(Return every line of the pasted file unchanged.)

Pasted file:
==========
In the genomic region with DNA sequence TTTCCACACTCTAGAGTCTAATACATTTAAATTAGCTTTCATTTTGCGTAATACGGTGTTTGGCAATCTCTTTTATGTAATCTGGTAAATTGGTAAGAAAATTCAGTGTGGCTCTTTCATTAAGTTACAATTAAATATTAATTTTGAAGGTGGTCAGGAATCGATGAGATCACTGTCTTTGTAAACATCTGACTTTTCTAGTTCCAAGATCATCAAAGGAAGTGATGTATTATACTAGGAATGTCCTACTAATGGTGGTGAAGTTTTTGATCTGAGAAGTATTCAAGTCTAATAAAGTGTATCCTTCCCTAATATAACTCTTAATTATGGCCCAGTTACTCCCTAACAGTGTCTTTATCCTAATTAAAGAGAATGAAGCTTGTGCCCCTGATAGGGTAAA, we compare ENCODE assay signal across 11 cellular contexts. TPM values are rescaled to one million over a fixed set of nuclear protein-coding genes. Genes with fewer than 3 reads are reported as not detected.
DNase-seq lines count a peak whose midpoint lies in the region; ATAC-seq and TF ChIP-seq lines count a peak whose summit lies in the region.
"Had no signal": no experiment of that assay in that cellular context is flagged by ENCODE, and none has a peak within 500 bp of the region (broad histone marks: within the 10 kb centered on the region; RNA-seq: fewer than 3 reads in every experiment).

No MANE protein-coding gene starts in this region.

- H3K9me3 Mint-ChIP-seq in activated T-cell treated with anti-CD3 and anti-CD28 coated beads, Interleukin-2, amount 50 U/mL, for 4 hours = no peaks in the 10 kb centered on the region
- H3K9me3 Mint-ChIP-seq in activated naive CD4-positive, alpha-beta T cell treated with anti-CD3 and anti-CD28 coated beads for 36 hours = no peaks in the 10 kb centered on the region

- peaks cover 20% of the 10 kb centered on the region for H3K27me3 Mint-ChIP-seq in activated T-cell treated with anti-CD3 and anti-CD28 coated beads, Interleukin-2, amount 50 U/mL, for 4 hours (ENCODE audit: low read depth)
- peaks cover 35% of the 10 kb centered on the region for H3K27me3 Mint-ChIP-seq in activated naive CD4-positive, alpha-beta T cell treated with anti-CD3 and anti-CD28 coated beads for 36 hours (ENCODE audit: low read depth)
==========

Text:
In the genomic region with DNA sequence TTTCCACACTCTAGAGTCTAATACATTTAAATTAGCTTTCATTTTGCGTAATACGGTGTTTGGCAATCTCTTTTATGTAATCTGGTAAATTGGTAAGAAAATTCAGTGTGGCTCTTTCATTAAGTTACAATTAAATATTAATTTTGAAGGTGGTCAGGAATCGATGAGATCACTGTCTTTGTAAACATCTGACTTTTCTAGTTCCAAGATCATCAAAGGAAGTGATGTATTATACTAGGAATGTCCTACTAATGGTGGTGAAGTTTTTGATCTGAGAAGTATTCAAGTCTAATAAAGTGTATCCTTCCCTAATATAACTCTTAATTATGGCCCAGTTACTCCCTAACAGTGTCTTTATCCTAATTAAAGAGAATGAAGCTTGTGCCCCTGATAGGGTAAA, we compare ENCODE assay signal across 11 cellular contexts. TPM values are rescaled to one million over a fixed set of nuclear protein-coding genes. Genes with fewer than 3 reads are reported as not detected.
DNase-seq lines count a peak whose midpoint lies in the region; ATAC-seq and TF ChIP-seq lines count a peak whose summit lies in the region.
"Had no signal": no experiment of that assay in that cellular context is flagged by ENCODE, and none has a peak within 500 bp of the region (broad histone marks: within the 10 kb centered on the region; RNA-seq: fewer than 3 reads in every experiment).

No MANE protein-coding gene starts in this region.

- H3K9me3 Mint-ChIP-seq in activated T-cell treated with anti-CD3 and anti-CD28 coated beads, Interleukin-2, amount 50 U/mL, for 4 hours = no peaks in the 10 kb centered on the region
- H3K9me3 Mint-ChIP-seq in activated naive CD4-positive, alpha-beta T cell treated with anti-CD3 and anti-CD28 coated beads for 36 hours = no peaks in the 10 kb centered on the region

- peaks cover 20% of the 10 kb centered on the region for H3K27me3 Mint-ChIP-seq in activated T-cell treated with anti-CD3 and anti-CD28 coated beads, Interleukin-2, amount 50 U/mL, for 4 hours (ENCODE audit: low read depth)
- peaks cover 35% of the 10 kb centered on the region for H3K27me3 Mint-ChIP-seq in activated naive CD4-positive, alpha-beta T cell treated with anti-CD3 and anti-CD28 coated beads for 36 hours (ENCODE audit: low read depth)